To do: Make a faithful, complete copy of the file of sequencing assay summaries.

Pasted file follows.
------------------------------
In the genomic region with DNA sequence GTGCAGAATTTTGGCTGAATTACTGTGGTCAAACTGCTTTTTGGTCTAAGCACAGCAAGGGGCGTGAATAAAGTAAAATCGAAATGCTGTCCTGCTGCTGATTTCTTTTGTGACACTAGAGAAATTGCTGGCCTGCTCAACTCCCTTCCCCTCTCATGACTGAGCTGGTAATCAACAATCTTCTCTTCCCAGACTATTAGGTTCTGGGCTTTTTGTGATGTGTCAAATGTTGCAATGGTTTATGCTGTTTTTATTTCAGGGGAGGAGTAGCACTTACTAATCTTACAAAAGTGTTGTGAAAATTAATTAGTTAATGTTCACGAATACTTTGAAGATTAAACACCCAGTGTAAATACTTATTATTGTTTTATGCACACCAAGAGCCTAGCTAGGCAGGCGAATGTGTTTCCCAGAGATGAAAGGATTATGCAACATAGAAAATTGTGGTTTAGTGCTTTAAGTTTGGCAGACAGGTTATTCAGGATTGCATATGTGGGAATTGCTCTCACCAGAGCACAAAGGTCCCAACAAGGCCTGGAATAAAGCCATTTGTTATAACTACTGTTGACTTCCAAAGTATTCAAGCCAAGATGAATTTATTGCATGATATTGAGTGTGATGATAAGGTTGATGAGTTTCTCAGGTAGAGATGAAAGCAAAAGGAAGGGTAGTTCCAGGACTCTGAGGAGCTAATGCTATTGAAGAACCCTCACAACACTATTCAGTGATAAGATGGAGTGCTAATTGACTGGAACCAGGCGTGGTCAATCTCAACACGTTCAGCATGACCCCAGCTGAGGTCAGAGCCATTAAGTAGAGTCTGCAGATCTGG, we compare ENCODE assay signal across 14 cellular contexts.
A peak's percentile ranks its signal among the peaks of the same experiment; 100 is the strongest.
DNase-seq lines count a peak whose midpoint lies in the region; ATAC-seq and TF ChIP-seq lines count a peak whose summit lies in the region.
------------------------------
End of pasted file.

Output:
In the genomic region with DNA sequence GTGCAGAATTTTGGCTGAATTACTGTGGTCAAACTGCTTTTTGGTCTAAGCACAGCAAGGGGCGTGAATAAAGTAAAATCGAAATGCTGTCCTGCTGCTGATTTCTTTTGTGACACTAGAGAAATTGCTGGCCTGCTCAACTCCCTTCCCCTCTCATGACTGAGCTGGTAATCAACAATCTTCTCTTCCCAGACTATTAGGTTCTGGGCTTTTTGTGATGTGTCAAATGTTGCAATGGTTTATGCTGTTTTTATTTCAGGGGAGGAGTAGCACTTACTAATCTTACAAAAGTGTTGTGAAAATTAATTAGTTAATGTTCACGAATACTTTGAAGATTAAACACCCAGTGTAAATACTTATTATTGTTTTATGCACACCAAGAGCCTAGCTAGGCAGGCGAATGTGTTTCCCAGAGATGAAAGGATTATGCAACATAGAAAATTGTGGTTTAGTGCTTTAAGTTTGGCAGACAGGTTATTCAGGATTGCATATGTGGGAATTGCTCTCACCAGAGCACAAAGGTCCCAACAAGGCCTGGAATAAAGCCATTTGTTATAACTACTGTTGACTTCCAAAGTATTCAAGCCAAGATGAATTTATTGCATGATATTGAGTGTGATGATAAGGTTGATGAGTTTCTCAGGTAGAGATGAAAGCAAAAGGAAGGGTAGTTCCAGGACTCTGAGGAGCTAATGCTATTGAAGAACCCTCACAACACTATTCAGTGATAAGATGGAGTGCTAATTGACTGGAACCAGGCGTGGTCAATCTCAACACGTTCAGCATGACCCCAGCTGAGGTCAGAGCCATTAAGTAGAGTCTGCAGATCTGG, we compare ENCODE assay signal across 14 cellular contexts.
A peak's percentile ranks its signal among the peaks of the same experiment; 100 is the strongest.
DNase-seq lines count a peak whose midpoint lies in the region; ATAC-seq and TF ChIP-seq lines count a peak whose summit lies in the region.